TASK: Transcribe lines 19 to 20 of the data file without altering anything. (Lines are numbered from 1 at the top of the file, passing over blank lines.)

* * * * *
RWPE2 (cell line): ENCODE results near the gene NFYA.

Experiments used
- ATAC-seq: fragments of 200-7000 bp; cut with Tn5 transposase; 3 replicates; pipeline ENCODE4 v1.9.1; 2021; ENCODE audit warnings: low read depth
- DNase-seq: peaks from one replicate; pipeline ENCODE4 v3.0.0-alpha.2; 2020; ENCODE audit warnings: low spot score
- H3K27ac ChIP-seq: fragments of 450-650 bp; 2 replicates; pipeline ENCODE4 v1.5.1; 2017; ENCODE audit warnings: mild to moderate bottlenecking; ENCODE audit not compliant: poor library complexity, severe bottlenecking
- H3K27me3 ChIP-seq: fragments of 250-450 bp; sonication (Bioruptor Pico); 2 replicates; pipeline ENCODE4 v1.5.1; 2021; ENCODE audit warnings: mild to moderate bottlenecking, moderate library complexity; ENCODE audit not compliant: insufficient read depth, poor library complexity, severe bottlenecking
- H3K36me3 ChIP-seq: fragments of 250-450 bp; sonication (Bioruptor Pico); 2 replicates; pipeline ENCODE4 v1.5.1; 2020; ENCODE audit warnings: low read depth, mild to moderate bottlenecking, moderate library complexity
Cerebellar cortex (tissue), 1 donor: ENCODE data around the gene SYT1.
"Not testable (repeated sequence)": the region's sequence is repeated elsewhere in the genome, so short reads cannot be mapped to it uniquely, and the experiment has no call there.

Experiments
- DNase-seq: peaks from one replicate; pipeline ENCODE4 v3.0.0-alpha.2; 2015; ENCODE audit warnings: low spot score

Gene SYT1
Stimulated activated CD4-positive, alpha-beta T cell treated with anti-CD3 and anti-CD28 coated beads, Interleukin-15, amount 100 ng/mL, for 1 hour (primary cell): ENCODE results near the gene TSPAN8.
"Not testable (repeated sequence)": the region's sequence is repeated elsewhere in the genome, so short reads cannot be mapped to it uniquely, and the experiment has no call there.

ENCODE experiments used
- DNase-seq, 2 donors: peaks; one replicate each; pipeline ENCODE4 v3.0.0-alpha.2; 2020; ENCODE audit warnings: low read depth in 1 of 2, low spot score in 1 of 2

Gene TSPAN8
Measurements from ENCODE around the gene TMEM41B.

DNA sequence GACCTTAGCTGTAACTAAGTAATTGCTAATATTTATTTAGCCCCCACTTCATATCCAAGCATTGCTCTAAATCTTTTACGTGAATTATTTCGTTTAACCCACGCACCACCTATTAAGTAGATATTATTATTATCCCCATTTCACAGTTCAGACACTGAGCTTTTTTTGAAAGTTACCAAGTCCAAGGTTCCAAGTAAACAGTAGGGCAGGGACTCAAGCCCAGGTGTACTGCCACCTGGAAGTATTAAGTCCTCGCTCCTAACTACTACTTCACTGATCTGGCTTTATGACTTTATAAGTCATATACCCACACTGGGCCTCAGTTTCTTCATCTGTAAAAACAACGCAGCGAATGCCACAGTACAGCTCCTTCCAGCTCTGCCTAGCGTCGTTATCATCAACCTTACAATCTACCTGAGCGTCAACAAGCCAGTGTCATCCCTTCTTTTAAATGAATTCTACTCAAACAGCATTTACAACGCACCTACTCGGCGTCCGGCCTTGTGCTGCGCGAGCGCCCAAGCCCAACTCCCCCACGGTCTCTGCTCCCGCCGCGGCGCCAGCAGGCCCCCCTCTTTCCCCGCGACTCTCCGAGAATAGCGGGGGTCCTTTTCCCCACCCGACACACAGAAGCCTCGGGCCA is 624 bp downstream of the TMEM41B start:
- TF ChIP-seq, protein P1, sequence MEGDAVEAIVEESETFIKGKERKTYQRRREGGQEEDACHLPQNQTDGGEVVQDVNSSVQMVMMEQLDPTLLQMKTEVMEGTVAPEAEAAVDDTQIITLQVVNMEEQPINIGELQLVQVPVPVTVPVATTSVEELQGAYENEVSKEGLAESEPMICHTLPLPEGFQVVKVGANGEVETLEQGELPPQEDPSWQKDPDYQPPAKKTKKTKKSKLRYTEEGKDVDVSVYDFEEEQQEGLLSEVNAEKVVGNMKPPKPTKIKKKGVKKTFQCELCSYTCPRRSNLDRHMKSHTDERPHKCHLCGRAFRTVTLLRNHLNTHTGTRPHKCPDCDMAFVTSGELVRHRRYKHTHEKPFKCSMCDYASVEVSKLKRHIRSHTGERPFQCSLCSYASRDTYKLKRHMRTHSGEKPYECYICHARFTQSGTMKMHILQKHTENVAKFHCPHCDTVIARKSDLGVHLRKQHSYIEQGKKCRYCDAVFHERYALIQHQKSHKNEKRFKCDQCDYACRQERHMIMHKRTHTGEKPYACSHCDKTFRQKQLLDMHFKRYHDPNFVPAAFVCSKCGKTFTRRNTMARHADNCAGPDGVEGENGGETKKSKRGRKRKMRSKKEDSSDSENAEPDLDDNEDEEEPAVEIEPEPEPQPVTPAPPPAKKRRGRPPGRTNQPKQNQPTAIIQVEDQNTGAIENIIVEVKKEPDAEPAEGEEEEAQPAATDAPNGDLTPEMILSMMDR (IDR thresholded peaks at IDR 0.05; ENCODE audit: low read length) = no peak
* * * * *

DNA sequence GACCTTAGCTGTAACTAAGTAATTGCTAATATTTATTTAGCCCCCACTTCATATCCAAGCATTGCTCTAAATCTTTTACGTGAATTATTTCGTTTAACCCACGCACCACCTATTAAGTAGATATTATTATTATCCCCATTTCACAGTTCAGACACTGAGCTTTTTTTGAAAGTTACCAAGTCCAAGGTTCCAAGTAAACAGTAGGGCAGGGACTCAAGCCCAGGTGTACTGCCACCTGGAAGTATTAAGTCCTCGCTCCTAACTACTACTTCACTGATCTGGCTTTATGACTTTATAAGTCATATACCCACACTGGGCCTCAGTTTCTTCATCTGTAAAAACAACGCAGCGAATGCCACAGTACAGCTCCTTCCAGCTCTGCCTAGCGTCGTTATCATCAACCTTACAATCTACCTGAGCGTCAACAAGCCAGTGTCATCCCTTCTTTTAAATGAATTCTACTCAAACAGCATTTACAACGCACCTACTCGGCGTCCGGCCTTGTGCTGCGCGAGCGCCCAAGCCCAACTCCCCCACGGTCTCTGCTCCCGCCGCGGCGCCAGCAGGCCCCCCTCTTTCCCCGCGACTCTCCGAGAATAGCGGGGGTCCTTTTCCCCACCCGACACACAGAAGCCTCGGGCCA is 624 bp downstream of the TMEM41B start:
- TF ChIP-seq, protein P1, sequence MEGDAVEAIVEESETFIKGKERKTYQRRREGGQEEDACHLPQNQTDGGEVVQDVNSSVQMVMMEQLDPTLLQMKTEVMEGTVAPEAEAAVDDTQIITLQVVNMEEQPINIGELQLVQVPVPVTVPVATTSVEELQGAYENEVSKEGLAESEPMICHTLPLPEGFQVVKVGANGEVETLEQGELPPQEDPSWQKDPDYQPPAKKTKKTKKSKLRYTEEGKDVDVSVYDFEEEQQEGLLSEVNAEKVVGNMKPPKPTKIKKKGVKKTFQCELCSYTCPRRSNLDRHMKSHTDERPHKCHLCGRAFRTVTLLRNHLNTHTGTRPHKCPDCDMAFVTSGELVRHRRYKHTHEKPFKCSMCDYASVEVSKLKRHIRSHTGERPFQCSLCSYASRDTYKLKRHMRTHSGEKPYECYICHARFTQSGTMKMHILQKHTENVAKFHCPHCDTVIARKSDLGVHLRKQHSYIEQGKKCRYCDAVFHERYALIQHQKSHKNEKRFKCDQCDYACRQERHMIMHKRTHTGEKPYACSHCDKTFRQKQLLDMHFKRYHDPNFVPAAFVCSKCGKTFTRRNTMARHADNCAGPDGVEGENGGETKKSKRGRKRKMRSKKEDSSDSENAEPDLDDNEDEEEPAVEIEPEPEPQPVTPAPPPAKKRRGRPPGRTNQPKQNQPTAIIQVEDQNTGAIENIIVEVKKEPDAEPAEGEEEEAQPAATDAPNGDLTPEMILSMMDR (IDR thresholded peaks at IDR 0.05; ENCODE audit: low read length) = no peak